These are the main branches of biology: Biology_sentence_194


  • Anatomy – the study of organisms’ structuresBiology_item_2_8
    • Comparative anatomy – the study of evolution of species through similarities and differences in their anatomyBiology_item_2_9
    • Histology – the study of tissues, a microscopic branch of anatomyBiology_item_2_10
  • Astrobiology (also known as exobiology, exopaleontology, and bioastronomy) – the study of evolution, distribution, and future of life in the universeBiology_item_2_11
  • Biochemistry – the study of the chemical reactions required for life to exist and function, usually a focus on the cellular levelBiology_item_2_12
  • Biological engineering – the attempt to create products inspired by biological systems or to modify and interact with the biological systemsBiology_item_2_13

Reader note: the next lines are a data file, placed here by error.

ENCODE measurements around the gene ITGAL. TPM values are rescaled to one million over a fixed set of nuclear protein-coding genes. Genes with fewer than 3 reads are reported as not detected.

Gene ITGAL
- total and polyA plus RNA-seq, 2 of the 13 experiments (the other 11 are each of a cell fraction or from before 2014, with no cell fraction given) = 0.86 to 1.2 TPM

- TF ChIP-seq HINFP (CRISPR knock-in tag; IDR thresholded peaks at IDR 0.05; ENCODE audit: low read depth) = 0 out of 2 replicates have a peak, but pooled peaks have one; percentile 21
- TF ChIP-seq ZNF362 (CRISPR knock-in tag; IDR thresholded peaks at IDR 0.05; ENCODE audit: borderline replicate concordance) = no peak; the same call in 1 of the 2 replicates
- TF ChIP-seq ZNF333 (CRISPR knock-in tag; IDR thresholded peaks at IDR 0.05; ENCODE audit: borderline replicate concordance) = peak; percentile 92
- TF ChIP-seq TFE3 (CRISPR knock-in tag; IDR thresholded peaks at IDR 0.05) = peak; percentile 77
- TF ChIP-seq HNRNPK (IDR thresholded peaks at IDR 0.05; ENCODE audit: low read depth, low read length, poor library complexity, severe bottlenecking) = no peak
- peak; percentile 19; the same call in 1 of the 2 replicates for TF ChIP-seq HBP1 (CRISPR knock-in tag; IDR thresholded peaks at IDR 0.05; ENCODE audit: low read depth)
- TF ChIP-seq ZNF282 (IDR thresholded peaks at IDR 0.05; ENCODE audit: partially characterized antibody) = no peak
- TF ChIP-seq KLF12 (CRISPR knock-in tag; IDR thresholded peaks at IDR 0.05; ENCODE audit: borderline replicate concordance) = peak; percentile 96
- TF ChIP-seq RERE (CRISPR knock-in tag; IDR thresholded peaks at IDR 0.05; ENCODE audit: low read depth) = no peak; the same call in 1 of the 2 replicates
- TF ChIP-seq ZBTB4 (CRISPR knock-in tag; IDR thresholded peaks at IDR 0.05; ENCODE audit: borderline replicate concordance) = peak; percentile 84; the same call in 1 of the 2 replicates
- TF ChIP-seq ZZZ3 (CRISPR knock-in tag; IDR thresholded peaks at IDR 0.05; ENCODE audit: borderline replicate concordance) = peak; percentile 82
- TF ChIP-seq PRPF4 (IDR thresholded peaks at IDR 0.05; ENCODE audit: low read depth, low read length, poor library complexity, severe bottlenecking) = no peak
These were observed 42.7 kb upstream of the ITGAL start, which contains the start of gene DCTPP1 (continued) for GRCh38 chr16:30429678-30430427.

• Biogeography – the study of the distribution of species spatially and temporallyBiology_item_2_14
  • Bioinformatics – the use of information technology for the study, collection, and storage of genomic and other biological dataBiology_item_2_15
  • Biolinguistics – the study of the biology and evolution of languageBiology_item_2_16
  • Biomechanics – the study of the mechanics of living beingsBiology_item_2_17
  • Biomedical research – the study of health and diseaseBiology_item_2_18
  • Biophysics – the study of biological processes by applying the theories and methods traditionally employed in the physical sciencesBiology_item_2_19
  • Biotechnology – the study of the manipulation of living matter, including genetic modification and synthetic biologyBiology_item_2_20
    • Synthetic biology – research integrating biology and engineering; construction of biological functions not found in natureBiology_item_2_21
  • Botany – the study of plantsBiology_item_2_22
  • Cell biology – the study of the cell as a complete unit, and the molecular and chemical interactions that occur within a living cellBiology_item_2_26
  • Chronobiology – the study of periodic events in living systemsBiology_item_2_27